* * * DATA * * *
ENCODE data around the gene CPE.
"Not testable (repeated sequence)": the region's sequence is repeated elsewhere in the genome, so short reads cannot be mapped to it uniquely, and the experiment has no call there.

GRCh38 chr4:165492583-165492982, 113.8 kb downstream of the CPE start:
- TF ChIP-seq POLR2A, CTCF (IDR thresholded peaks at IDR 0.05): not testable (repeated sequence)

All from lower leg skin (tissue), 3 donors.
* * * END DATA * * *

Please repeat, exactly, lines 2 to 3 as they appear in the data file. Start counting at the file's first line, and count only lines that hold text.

"Not testable (repeated sequence)": the region's sequence is repeated elsewhere in the genome, so short reads cannot be mapped to it uniquely, and the experiment has no call there.

GRCh38 chr4:165492583-165492982, 113.8 kb downstream of the CPE start: